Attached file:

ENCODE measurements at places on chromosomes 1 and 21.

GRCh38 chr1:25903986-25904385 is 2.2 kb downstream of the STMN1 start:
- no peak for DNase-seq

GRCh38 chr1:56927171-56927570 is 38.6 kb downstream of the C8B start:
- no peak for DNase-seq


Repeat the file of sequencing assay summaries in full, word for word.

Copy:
ENCODE measurements at places on chromosomes 1 and 21.

GRCh38 chr1:25903986-25904385 is 2.2 kb downstream of the STMN1 start:
- no peak for DNase-seq

GRCh38 chr1:56927171-56927570 is 38.6 kb downstream of the C8B start:
- no peak for DNase-seq